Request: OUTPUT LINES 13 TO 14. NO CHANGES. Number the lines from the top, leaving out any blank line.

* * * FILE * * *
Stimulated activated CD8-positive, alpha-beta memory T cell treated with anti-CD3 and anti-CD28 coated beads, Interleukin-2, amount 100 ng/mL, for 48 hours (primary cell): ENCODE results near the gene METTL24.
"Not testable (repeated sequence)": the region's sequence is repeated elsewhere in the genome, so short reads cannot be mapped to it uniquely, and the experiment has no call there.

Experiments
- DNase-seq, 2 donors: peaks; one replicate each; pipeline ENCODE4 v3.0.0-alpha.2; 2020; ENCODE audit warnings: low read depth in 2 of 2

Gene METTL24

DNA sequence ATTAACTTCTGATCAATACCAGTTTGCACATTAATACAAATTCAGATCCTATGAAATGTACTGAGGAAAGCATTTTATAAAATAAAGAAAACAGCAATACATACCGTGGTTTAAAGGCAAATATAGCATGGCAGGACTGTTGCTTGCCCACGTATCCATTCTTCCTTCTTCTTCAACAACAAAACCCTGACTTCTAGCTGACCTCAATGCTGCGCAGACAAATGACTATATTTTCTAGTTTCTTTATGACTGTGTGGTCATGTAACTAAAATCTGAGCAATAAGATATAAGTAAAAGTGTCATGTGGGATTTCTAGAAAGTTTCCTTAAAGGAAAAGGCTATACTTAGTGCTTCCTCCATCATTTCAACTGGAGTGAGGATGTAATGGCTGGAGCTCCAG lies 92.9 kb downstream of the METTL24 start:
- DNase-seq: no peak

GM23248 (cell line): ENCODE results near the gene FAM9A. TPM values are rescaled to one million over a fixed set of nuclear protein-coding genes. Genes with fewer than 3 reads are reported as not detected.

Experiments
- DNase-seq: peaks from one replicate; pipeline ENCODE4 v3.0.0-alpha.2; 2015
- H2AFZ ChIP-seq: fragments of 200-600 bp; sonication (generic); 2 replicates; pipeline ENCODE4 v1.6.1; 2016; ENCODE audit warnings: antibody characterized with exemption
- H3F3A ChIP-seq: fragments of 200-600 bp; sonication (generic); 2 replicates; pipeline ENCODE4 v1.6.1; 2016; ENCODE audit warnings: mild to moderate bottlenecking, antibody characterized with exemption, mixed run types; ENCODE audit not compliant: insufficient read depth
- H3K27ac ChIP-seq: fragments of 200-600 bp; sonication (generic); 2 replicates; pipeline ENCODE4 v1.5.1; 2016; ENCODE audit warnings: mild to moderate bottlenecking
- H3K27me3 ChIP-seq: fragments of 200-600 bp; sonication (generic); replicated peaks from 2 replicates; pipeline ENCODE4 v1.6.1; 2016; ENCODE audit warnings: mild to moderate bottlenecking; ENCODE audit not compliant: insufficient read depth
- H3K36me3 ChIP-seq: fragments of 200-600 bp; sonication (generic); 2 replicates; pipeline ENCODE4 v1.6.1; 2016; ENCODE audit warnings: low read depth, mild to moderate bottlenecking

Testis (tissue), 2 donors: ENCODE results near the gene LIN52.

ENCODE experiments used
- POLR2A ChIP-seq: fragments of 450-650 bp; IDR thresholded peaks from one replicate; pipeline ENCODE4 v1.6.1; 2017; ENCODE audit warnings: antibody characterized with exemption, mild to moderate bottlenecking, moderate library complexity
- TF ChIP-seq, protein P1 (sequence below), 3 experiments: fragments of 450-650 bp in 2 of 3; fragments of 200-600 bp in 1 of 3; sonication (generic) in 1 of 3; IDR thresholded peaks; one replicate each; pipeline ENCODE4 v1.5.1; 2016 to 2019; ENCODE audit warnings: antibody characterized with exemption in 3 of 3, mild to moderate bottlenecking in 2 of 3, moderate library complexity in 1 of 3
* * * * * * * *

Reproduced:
- H3K27ac ChIP-seq: fragments of 200-600 bp; sonication (generic); 2 replicates; pipeline ENCODE4 v1.5.1; 2016; ENCODE audit warnings: mild to moderate bottlenecking
- H3K27me3 ChIP-seq: fragments of 200-600 bp; sonication (generic); replicated peaks from 2 replicates; pipeline ENCODE4 v1.6.1; 2016; ENCODE audit warnings: mild to moderate bottlenecking; ENCODE audit not compliant: insufficient read depth